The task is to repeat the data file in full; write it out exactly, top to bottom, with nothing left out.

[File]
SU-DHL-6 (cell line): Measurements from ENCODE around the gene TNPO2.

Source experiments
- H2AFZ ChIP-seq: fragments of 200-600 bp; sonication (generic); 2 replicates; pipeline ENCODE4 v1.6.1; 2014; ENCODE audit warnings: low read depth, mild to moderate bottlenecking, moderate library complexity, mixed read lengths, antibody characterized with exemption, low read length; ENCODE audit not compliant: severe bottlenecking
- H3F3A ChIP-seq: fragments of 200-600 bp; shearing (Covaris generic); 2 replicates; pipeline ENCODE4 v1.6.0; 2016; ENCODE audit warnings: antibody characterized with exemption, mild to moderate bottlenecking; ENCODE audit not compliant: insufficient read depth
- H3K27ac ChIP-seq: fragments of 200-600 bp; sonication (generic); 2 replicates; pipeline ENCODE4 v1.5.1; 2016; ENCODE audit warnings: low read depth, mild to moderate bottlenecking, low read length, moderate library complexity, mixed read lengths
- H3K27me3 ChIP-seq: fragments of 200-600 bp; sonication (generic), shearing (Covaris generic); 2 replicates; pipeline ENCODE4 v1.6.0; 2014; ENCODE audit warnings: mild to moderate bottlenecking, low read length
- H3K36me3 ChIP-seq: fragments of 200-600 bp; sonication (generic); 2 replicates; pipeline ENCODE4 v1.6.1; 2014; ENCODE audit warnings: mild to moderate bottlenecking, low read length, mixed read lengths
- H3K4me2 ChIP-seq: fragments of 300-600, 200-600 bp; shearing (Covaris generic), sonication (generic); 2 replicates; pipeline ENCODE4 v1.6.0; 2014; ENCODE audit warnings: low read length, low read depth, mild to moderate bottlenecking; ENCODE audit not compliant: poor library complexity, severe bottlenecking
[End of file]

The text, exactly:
SU-DHL-6 (cell line): Measurements from ENCODE around the gene TNPO2.

Source experiments
- H2AFZ ChIP-seq: fragments of 200-600 bp; sonication (generic); 2 replicates; pipeline ENCODE4 v1.6.1; 2014; ENCODE audit warnings: low read depth, mild to moderate bottlenecking, moderate library complexity, mixed read lengths, antibody characterized with exemption, low read length; ENCODE audit not compliant: severe bottlenecking
- H3F3A ChIP-seq: fragments of 200-600 bp; shearing (Covaris generic); 2 replicates; pipeline ENCODE4 v1.6.0; 2016; ENCODE audit warnings: antibody characterized with exemption, mild to moderate bottlenecking; ENCODE audit not compliant: insufficient read depth
- H3K27ac ChIP-seq: fragments of 200-600 bp; sonication (generic); 2 replicates; pipeline ENCODE4 v1.5.1; 2016; ENCODE audit warnings: low read depth, mild to moderate bottlenecking, low read length, moderate library complexity, mixed read lengths
- H3K27me3 ChIP-seq: fragments of 200-600 bp; sonication (generic), shearing (Covaris generic); 2 replicates; pipeline ENCODE4 v1.6.0; 2014; ENCODE audit warnings: mild to moderate bottlenecking, low read length
- H3K36me3 ChIP-seq: fragments of 200-600 bp; sonication (generic); 2 replicates; pipeline ENCODE4 v1.6.1; 2014; ENCODE audit warnings: mild to moderate bottlenecking, low read length, mixed read lengths
- H3K4me2 ChIP-seq: fragments of 300-600, 200-600 bp; shearing (Covaris generic), sonication (generic); 2 replicates; pipeline ENCODE4 v1.6.0; 2014; ENCODE audit warnings: low read length, low read depth, mild to moderate bottlenecking; ENCODE audit not compliant: poor library complexity, severe bottlenecking